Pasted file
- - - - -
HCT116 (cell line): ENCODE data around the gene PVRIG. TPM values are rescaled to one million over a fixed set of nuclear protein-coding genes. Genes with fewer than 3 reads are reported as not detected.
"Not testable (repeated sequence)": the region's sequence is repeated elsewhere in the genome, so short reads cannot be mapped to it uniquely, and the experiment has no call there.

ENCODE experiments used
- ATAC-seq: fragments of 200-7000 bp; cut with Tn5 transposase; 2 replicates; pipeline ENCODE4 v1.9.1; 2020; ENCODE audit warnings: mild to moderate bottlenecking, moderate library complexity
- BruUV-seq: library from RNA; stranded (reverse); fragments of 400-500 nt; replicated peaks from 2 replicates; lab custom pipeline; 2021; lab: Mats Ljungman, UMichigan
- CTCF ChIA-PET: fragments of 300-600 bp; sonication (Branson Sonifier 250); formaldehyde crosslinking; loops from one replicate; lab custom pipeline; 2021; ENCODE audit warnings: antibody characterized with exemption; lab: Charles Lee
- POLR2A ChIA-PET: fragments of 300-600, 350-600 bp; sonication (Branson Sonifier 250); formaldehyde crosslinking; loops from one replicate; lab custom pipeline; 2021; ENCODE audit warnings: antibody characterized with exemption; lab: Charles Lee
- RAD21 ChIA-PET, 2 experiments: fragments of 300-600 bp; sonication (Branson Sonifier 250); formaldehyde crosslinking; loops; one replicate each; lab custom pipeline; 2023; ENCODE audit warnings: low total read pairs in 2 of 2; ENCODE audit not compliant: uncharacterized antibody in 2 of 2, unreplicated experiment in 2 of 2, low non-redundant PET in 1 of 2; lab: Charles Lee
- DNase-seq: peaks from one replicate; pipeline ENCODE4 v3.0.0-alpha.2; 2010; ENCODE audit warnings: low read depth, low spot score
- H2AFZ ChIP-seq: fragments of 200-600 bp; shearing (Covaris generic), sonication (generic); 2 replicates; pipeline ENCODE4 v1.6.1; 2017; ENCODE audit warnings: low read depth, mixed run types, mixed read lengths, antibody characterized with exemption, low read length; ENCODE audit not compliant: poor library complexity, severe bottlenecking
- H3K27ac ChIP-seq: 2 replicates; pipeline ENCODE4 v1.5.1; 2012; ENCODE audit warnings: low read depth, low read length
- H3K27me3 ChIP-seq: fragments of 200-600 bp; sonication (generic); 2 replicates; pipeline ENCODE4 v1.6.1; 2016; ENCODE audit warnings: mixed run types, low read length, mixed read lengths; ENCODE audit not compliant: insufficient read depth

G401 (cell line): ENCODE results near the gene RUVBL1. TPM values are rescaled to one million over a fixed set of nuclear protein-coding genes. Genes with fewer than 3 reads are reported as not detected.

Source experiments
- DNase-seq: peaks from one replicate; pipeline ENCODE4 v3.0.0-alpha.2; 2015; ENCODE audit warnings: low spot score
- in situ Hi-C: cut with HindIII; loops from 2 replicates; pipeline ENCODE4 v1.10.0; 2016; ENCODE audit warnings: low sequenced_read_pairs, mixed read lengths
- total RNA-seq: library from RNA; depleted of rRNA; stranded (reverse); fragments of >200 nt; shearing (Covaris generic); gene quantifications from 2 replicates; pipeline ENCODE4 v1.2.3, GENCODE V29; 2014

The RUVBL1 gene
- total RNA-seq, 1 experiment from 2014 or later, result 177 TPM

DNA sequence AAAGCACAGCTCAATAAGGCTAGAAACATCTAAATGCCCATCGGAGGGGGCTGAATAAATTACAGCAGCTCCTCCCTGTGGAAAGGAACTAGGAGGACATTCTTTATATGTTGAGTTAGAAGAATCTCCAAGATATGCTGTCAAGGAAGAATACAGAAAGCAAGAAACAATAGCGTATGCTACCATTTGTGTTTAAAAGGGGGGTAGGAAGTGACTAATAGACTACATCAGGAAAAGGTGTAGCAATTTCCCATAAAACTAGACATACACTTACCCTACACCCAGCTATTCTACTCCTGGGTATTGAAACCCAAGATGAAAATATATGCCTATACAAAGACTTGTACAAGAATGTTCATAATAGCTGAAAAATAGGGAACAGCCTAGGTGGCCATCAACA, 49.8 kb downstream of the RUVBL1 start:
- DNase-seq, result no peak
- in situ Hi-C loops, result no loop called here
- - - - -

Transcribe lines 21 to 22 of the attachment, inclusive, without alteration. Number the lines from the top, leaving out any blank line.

- DNase-seq, result no peak
- in situ Hi-C loops, result no loop called here